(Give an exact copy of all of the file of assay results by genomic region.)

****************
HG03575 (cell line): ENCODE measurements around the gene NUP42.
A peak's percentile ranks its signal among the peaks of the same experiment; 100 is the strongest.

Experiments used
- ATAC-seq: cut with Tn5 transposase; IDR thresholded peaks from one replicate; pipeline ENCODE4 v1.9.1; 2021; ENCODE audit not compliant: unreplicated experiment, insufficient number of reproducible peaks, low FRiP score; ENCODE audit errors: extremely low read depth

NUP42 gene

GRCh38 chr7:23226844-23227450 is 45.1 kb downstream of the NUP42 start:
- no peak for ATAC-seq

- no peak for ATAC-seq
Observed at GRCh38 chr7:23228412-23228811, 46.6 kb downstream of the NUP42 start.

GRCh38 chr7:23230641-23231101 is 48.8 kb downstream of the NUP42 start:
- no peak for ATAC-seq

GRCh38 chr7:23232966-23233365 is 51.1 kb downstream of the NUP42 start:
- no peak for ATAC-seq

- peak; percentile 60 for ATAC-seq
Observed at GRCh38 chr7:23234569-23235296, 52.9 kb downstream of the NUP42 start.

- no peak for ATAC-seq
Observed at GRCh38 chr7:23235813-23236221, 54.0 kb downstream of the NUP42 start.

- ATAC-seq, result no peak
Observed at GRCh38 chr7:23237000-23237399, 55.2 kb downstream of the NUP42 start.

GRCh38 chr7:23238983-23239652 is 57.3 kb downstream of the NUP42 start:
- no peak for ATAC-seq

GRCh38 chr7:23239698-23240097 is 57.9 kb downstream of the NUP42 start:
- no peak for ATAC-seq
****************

HG03575 (cell line): ENCODE measurements around the gene NUP42.
A peak's percentile ranks its signal among the peaks of the same experiment; 100 is the strongest.

Experiments used
- ATAC-seq: cut with Tn5 transposase; IDR thresholded peaks from one replicate; pipeline ENCODE4 v1.9.1; 2021; ENCODE audit not compliant: unreplicated experiment, insufficient number of reproducible peaks, low FRiP score; ENCODE audit errors: extremely low read depth

NUP42 gene

GRCh38 chr7:23226844-23227450 is 45.1 kb downstream of the NUP42 start:
- no peak for ATAC-seq

- no peak for ATAC-seq
Observed at GRCh38 chr7:23228412-23228811, 46.6 kb downstream of the NUP42 start.

GRCh38 chr7:23230641-23231101 is 48.8 kb downstream of the NUP42 start:
- no peak for ATAC-seq

GRCh38 chr7:23232966-23233365 is 51.1 kb downstream of the NUP42 start:
- no peak for ATAC-seq

- peak; percentile 60 for ATAC-seq
Observed at GRCh38 chr7:23234569-23235296, 52.9 kb downstream of the NUP42 start.

- no peak for ATAC-seq
Observed at GRCh38 chr7:23235813-23236221, 54.0 kb downstream of the NUP42 start.

- ATAC-seq, result no peak
Observed at GRCh38 chr7:23237000-23237399, 55.2 kb downstream of the NUP42 start.

GRCh38 chr7:23238983-23239652 is 57.3 kb downstream of the NUP42 start:
- no peak for ATAC-seq

GRCh38 chr7:23239698-23240097 is 57.9 kb downstream of the NUP42 start:
- no peak for ATAC-seq